Canvas Discussions

Canvas Discussions can be a useful asynchronous tool, helping students to collaboratively process their thinking before or after class and potentially adding a layer of depth to their engagement with course content.

Common Features and Settings

Depending on how you expect to use discussions in your course, some of these settings may be relevant:

  • Provide instructions or a prompt in the rich content editor, which appears at the top of the page when you create the assignment.
  • Make a discussion graded by checking off the “Graded” box. (Note: for a low-stakes assignment, you can easily set a small amount of points and/or use Canvas’s “complete/incomplete” designation.)
  • Allow students to respond to each other by checking off the “Threaded” box.
  • Create a group discussion to allow students to respond in small groups separately from the rest of their classmates.
  • Add a Canvas rubric to a graded discussion. This can be particularly useful if you plan to assign frequent discussion post assignments with the same expectations for each assignment – not only does it help to clarify expectations for students, but it also allows you a method of acknowledging students’ work even if you don’t plan to respond to all the posts.
    • If you’re curious to see how others have set up discussion board rubrics, the ACUE provides one general example rubric.
  • Add a due date. Even if you already have a due date in your syllabus or elsewhere on the Canvas site, the due date feature provides a helpful reminder in your students’ Canvas dashboards. (Note: this feature only allows one due date per discussion. For discussions involving multiple due dates, instructors typically fill in the first due date and provide a reminder to students for the second.)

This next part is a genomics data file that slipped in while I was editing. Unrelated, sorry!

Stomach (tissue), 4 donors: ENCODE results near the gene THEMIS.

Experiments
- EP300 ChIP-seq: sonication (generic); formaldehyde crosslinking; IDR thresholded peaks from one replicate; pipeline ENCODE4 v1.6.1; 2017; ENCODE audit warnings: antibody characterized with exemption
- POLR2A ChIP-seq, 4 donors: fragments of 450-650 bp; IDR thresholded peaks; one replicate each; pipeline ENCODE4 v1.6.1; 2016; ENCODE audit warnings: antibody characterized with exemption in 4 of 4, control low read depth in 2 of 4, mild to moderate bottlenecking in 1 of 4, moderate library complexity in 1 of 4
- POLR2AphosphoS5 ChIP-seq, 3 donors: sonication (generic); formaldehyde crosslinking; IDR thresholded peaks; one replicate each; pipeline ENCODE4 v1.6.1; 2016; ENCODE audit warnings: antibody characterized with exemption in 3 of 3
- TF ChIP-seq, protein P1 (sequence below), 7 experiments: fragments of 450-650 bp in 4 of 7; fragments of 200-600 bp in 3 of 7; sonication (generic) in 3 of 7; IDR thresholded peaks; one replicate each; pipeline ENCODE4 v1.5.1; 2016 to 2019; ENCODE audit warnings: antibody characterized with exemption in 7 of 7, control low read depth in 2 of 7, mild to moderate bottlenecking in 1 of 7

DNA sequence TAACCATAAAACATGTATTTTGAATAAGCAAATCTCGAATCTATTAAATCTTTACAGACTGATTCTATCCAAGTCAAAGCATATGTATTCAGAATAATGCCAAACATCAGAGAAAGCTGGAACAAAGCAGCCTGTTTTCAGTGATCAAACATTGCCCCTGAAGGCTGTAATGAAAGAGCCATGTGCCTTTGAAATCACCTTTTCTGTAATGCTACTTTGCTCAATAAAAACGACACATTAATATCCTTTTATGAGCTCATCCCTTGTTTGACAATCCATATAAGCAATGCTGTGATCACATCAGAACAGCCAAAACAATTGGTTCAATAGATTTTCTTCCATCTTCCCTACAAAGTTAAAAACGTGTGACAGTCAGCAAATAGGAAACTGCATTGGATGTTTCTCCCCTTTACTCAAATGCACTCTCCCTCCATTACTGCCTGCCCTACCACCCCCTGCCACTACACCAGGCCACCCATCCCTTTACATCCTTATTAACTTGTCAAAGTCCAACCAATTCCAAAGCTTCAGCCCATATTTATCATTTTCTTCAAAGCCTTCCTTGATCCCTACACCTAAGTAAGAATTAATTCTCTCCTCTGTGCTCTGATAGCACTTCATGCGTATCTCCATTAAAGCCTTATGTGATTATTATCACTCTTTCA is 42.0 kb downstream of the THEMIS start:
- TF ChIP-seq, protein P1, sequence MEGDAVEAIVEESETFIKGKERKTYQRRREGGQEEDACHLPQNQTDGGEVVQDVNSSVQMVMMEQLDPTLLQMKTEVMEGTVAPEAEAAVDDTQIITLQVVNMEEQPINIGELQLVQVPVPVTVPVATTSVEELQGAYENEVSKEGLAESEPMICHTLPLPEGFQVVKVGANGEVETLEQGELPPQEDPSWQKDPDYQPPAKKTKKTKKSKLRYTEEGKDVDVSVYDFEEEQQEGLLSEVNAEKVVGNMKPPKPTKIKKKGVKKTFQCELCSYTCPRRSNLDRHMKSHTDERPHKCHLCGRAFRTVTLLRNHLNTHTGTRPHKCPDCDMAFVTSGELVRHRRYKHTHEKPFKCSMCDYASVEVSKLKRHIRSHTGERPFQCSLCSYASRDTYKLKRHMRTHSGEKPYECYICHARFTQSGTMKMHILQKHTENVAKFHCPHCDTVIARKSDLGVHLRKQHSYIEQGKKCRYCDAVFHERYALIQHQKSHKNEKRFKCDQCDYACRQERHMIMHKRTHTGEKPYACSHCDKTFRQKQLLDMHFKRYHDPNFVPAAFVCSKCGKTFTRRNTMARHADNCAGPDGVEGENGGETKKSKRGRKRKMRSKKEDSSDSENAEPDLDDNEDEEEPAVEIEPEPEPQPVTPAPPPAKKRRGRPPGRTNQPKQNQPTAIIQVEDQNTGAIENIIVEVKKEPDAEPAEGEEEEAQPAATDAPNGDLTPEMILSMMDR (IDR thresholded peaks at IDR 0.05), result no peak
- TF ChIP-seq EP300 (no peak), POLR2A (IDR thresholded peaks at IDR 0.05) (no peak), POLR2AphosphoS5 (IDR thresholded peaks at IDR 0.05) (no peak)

Example Uses

  • Post a video or image connected to the course and ask students to write a short reflection, analysis, or creative response to it.
  • Ask students to introduce themselves to their classmates in a discussion post, either as an alternate or a supplement to in-class introductions. Some instructors add a multimedia component to this, either by asking students to include an image or by having students record an introduction video in lieu of text.
  • Assign peer review via Canvas discussion. For instructors who find Canvas’s peer review feature to be unwieldy, a simpler option is to have students upload their work as attachments to a Canvas discussion. (If you ask students to provide each other with inline comments on documents, they can upload annotated versions in response to a classmate’s post.)
  • Create ungraded discussion spaces for students to share content (materials related to a group project; links related to the course; course Q&A).


Some instructors have found that Canvas discussions present challenges:

  • The format of the tool—specifically, the empty text box that students write their posts in—can make an assignment feel more like an individual writing exercise, and might feel less authentically collaborative to students.
  • Students’ past experiences using the tool in different courses and other academic settings means that they may come in with preconceptions about what’s being asked of them.

Providing clear assignment instructions and gesturing toward different ways to engage collaboratively with classmates’ posts can mitigate some of these possible challenges. For instructors looking for a different collaborative tool, Perusall and Google Docs are two alternatives that gesture toward less mediated, more informal collaboration and away from an individual writing assignment.